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NHRC asks Modi Govt To
Explain Lax In Riot Probe

Times Of India
28 May, 2003

NEW DELHI: The National Human Rights Commission (NHRC) has asked the Gujarat government to explain why riot victims were not deposing before the Nanavati Commission, probing last year's sectarian violence in the state.

Clearly displeased by the way the commission was functioning, NHRC chairman AS Anand said: "We have written to the state government to explain to us what steps have they taken to ensure an environment where the victims would fearlessly come out to record their complaints.

"It is not just a matter of fair trial. The state should ensure that
the victims are not under any pressure while deposing before the
commission. We are waiting for their reply to do the needful."

The NHRC's stringent criticism of the state government and the
commission came after Justice G.T. Nanavati's controversial statement giving a clean chit to the police and the administration.

Nanavati heads the two-member commission investigating the sectarian violence in Gujarat last year that killed over 1,000 people.

In a television interview last week, Nanavati reportedly
said: "Evidence recorded so far did not indicate any serious lapse on the part of the police or administration in controlling the communal clashes."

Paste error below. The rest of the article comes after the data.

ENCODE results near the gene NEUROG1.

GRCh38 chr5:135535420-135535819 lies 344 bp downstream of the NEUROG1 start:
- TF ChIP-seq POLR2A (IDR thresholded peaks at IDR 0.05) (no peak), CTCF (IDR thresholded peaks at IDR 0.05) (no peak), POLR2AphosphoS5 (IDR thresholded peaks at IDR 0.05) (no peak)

The statement was extensively criticised by human rights groups,
which pointed out that the commission had yet to record evidence in the worst hit areas of Ahmedabad and Vadodara districts.

The commission is expected to release a final report after the probe has been completed and should not make such statements in between, said activists.

Said Anand: "We convened a high-level meeting on the day this
(Nanavati's) statement was published in the newspapers. We are
monitoring the situation."

Nanavati retracted the statement and said the press had misquoted him.

Human rights groups, including the NHRC, have squarely blamed the police in the state for tacitly supporting the rioters in the
violence that continued for nearly two months.

Activists said victims were not coming forward to depose before the commission because they had been intimidated. Police were allegedly threatening people. And many riot victims were simply in no frame of mind to tackle another confrontation.

Those who did manage to give a statement before the commission were doing so against tremendous odds.

The Nanavati Commission has received 3,000 complaints from riot victims since its appointment in March 2001. The last phase of the recording of evidence will start on July 15.